Games like the one that took place last night make it hard to remember a time in which Adam Jones’ defense was the subject of debate on local radio and at water coolers all throughout Birdland. Remember BubbleGate? Or the questions as to whether Jones was playing too shallow?

Yeah. All that seems pretty silly when you see him do something like this:

Or.. this.


And then there’s a little bit of this (not to be confused with #THIS).


So looking at all that, you could forget that Jones has been heavily criticized over the last several years, for his defensive prowess.  His occasional glaring miscues in the field (that drop against the Yankees still keeps me up at night) are painful in the moment, but we usually end up looking back at his body of work and say “huh. Jones had a pretty good year.”

He is difficult for fans to deal with, because the expectations on him are so high. Like with his offense, Jones’ defense shows flashes of superstar ability, but spends most of his time being very good. We, as baseball fans, struggle with “very good.” There is no Hall of Very Good for a reason. We’re well equipped for hero worship, and for complete derision (paging Kevin Gregg), but very little in between.

If you think the casual fan has been hard on Jones, so too, have the stat guys. Now, before you go saying that you don’t “buy into” defensive metrics, let me just say that as imperfect as defensive metrics in baseball are, they serve as a much better reference for the discussion than “he blows too many bubbles.” Jones has rated unfavorably in defensive metrics for most of his career in Baltimore.



In Defensive Runs Saved (DRS), Jones has been 9-14 runs worse than the average center field defender, and 3-9 runs worse in Ultimate Zone Rating (UZR). In Fielding Runs Above Average (FRAA), he’s had seasons as bad as 18 runs below average, and in 2013 alone, Jones was was dead last (21st) in center fielders who logged at least 800 innings in terms of Revised Zone Rating (RZR).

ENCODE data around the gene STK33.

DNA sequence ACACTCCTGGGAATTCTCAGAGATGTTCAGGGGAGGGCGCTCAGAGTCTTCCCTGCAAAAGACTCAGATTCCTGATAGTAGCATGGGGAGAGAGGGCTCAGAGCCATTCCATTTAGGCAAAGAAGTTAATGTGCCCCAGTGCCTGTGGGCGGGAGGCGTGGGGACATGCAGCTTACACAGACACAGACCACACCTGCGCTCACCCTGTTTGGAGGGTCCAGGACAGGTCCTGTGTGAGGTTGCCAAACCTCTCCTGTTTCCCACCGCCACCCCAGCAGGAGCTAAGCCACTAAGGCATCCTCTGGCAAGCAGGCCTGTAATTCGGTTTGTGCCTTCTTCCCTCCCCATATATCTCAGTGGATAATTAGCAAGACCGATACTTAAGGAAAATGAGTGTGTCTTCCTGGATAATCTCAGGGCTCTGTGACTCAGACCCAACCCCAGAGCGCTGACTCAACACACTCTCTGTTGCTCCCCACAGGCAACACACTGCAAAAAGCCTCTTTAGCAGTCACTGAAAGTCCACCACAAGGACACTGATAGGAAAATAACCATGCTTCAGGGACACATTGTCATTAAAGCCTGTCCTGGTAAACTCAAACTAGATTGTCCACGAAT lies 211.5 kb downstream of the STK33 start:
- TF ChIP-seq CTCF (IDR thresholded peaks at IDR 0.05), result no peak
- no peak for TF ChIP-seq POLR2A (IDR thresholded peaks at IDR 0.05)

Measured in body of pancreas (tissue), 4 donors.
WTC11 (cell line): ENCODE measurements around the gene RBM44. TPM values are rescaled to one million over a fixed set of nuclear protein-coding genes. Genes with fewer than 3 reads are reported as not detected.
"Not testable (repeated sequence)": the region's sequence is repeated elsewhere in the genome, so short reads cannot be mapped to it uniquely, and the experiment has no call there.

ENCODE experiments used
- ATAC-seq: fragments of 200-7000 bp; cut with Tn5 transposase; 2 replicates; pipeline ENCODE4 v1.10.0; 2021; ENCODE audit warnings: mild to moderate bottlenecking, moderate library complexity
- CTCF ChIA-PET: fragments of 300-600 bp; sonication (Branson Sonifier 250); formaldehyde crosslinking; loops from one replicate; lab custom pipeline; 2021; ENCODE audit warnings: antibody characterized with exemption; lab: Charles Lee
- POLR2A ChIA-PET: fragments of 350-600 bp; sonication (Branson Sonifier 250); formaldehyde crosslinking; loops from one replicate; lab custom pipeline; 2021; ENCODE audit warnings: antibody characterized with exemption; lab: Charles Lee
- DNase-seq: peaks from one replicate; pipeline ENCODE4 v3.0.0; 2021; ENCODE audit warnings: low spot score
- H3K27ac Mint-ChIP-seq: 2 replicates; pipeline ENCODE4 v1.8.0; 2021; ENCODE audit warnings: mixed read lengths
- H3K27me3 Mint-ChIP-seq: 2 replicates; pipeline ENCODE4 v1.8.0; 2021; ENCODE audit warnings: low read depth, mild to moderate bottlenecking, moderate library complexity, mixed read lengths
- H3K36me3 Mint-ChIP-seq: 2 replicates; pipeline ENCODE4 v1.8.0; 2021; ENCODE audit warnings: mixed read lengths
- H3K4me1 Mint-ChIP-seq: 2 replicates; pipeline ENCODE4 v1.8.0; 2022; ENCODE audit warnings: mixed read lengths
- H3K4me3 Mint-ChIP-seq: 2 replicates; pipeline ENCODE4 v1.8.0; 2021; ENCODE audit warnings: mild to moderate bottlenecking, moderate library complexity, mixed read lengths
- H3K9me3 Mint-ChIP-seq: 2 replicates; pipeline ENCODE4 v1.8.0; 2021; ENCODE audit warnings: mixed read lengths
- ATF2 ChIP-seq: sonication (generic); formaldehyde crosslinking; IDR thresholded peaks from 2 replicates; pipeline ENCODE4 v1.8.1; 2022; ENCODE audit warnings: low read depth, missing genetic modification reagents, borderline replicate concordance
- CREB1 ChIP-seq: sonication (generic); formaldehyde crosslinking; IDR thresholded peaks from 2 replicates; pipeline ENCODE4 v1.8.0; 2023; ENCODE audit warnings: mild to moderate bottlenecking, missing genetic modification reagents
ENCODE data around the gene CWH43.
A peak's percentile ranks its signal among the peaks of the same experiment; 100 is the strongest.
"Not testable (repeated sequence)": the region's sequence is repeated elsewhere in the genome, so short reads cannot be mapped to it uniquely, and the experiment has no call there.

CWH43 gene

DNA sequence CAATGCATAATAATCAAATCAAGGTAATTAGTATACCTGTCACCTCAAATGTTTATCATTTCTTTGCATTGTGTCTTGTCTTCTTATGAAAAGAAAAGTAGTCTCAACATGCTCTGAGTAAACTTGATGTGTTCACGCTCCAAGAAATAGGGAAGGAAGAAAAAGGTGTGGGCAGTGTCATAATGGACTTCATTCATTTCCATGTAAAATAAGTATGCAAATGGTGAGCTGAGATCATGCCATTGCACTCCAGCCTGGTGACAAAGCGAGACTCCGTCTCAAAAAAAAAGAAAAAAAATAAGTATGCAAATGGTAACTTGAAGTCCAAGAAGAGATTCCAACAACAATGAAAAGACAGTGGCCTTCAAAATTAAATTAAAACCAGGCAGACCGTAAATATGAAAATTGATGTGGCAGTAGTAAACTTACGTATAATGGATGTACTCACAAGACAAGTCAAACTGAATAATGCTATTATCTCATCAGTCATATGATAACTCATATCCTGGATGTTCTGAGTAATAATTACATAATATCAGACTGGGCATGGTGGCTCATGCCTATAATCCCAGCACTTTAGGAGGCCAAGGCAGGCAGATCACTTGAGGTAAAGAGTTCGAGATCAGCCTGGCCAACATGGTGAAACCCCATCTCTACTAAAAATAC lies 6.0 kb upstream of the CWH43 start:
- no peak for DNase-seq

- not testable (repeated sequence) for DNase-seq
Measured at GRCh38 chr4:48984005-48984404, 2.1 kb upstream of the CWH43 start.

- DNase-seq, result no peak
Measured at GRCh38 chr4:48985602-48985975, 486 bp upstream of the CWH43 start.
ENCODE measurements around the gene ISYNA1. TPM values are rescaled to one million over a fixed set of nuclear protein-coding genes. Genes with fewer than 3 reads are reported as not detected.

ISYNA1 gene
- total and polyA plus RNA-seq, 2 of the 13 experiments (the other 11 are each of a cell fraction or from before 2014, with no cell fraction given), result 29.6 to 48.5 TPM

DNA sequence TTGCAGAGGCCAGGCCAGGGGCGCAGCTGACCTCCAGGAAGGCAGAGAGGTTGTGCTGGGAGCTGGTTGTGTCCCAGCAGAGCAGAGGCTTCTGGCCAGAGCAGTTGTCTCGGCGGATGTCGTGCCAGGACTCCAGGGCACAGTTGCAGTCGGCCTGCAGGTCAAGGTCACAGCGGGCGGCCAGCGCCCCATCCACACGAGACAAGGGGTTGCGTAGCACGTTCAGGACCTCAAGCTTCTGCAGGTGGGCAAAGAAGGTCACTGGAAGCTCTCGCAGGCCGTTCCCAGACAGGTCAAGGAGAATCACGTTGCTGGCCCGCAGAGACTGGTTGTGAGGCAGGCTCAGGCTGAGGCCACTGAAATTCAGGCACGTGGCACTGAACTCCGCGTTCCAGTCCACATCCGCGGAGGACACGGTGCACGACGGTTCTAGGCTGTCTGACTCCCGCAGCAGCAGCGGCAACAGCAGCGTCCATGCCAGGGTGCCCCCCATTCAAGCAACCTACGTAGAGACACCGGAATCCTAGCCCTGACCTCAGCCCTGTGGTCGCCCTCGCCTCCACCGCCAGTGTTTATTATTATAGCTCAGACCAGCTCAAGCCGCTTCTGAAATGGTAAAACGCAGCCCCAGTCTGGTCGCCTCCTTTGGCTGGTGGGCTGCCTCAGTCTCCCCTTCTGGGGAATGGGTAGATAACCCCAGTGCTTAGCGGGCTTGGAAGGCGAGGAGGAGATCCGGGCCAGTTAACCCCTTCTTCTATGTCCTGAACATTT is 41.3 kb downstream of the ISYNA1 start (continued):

It’s not all bad news. The stats above tell us that, whereas he has pretty good range, his ability to make the plays on all the balls he gets to is poor. This is not to say that Jones makes a lot of errors, but rather he doesn’t convert balls in his zone into outs as well as other center fielders. Where Jones excels is the number of runs he saves with his arm. He is consistently around the top of the leader board for outfield assists.

So sure, defensive metrics might be crap, but if they’re all pointing in the same direction, you have to start paying attention. Maybe Jones has been collecting all that Gold Glove hardware on the strength of his bat, after all.

But regardless of your feelings on defensive metrics, and whether it matches the story your eyes have been telling you about Adam Jones in center field for the Orioles, one thing the stat guys have to admit is that Jones saw a stark turnaround in 2014, and his 2015 numbers are holding steady above his career averages.

Maybe Adam Jones is turning it around, and is finally becoming the plus defender we’ve taken him to be all this time. Or maybe he’s having more superstar flashes in the outfield, that bring up the average. No matter what the case, we should remember to stop and smell the roses, and take in the times when Adam Jones is a very good baseball player.

Last night was one of those times. Those plays were real, and they were spectacular.